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Effective gene silencing of a microsporidian parasite associated with honey bee (Apis mellifera) colony declines.

Paldi, Nitzan, Glick, Eitan, Oliva, Maayan, Zilberberg, Yaron, Aubin, Lucie, Pettis, Jeffery, Chen, Yanping, Evans, Jay D.
Applied and environmental microbiology 2010 v.76 no.17 pp. 5960
Apis mellifera, vertebrate viruses, human diseases, disease control, Nosema ceranae, RNA interference, adenosine diphosphate, adenosine triphosphate, double-stranded RNA, gene expression, genes, honey bee colonies, honey bees, hosts, microsporidiosis, parasites, physiology, transporters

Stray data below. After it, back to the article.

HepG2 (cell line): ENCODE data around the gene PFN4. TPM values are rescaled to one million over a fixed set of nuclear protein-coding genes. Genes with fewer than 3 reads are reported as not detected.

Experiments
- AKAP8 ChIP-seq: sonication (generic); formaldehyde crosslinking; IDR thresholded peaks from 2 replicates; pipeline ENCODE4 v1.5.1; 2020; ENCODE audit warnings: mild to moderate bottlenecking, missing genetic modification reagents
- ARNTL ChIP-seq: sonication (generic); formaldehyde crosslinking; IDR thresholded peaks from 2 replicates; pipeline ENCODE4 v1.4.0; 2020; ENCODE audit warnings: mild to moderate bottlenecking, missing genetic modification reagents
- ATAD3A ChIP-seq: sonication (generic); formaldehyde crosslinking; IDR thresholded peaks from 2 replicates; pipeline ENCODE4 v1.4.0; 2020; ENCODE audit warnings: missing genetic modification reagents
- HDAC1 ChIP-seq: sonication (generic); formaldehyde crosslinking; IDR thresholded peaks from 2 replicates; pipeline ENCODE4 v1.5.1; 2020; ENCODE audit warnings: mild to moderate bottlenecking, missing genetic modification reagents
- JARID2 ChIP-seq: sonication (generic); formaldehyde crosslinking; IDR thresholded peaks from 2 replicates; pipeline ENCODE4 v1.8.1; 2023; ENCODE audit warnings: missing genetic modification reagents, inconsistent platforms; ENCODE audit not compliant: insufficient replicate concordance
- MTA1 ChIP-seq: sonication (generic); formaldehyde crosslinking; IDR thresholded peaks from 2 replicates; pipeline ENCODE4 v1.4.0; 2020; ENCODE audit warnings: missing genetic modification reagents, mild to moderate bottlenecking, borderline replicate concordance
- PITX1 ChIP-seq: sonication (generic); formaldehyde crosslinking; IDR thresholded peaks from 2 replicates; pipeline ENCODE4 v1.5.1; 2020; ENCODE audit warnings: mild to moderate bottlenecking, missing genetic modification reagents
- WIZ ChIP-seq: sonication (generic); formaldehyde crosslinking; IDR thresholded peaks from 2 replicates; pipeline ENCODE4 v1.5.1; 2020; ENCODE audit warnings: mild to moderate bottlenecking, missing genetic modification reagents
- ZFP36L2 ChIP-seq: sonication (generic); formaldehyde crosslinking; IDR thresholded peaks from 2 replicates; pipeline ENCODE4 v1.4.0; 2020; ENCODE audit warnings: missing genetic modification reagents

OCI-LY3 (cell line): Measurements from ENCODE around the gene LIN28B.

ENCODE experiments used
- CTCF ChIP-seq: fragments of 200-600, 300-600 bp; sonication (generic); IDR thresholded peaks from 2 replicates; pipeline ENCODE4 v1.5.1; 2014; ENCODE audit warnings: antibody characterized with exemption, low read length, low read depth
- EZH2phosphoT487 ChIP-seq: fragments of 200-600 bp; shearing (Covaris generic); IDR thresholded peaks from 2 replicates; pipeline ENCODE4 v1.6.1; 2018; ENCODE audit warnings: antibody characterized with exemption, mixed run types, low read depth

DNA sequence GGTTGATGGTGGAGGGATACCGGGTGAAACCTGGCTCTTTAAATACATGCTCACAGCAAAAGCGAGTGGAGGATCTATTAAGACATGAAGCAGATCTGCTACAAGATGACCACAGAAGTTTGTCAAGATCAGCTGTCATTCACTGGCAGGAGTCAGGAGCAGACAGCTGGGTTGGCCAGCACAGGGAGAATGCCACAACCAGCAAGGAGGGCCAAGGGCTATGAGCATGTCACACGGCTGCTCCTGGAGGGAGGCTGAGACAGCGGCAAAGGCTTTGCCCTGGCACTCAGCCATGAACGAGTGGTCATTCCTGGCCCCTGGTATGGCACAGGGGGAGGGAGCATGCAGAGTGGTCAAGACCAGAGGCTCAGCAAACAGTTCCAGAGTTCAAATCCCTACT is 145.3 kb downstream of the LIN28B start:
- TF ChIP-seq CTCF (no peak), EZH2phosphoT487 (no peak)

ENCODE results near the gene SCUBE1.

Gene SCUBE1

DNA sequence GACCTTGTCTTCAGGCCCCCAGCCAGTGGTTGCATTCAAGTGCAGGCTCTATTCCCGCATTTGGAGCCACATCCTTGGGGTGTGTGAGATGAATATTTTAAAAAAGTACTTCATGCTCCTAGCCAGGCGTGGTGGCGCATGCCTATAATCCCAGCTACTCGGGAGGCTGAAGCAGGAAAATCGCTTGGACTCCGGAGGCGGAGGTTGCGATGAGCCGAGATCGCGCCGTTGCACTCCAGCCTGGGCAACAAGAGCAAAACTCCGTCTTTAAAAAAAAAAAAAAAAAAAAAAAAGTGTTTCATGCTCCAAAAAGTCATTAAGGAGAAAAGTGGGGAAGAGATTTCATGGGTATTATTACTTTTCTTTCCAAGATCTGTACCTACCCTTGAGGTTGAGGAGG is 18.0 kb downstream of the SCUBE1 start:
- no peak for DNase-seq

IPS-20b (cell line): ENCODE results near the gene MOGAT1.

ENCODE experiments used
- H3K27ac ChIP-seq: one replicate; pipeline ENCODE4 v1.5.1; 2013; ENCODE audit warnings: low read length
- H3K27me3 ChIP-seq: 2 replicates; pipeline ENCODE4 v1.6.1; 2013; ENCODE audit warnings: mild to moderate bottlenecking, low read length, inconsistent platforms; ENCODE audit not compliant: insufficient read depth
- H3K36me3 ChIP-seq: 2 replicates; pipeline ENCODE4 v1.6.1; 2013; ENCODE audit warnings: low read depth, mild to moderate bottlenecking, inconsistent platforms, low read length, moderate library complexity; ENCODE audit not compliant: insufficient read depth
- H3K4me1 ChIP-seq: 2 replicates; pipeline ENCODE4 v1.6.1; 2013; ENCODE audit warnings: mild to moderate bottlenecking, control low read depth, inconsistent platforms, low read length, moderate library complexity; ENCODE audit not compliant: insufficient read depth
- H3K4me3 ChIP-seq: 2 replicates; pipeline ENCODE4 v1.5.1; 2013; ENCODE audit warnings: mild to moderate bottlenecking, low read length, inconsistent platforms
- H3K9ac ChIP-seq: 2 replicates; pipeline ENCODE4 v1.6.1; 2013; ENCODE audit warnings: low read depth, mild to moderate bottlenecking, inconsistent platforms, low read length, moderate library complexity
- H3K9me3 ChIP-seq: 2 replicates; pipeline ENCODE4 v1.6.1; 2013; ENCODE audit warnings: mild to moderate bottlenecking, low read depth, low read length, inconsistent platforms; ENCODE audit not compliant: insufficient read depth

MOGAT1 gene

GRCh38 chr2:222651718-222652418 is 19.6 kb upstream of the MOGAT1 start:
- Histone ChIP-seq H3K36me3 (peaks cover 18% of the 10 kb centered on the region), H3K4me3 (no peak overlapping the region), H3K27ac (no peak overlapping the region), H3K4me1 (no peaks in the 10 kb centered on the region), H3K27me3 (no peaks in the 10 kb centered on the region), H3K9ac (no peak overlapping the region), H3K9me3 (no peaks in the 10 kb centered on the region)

Honeybee colonies are vulnerable to parasites and pathogens ranging from viruses to vertebrates. An increasingly prevalent disease of managed honeybees is caused by the microsporidian Nosema ceranae. Microsporidia are basal fungi and obligate parasites with much-reduced genomic and cellular components. A recent genome-sequencing effort for N. ceranae indicated the presence of machinery for RNA silencing in this species, suggesting that RNA interference (RNAi) might be exploited to regulate Nosema gene expression within bee hosts. Here we used controlled laboratory experiments to show that double-stranded RNA homologous to specific N. ceranae ADP/ATP transporter genes can specifically and differentially silence transcripts encoding these proteins. This inhibition also affects Nosema levels and host physiology. Gene silencing could be mediated solely by Nosema or in concert with known systemic RNAi mechanisms in their bee hosts. These results are novel for the microsporidia and provide a possible avenue for controlling a disease agent implicated in severe honeybee colony losses. Moreover, since microsporidia are pathogenic in several known veterinary and human diseases, this advance may have broader applications in the future for disease control.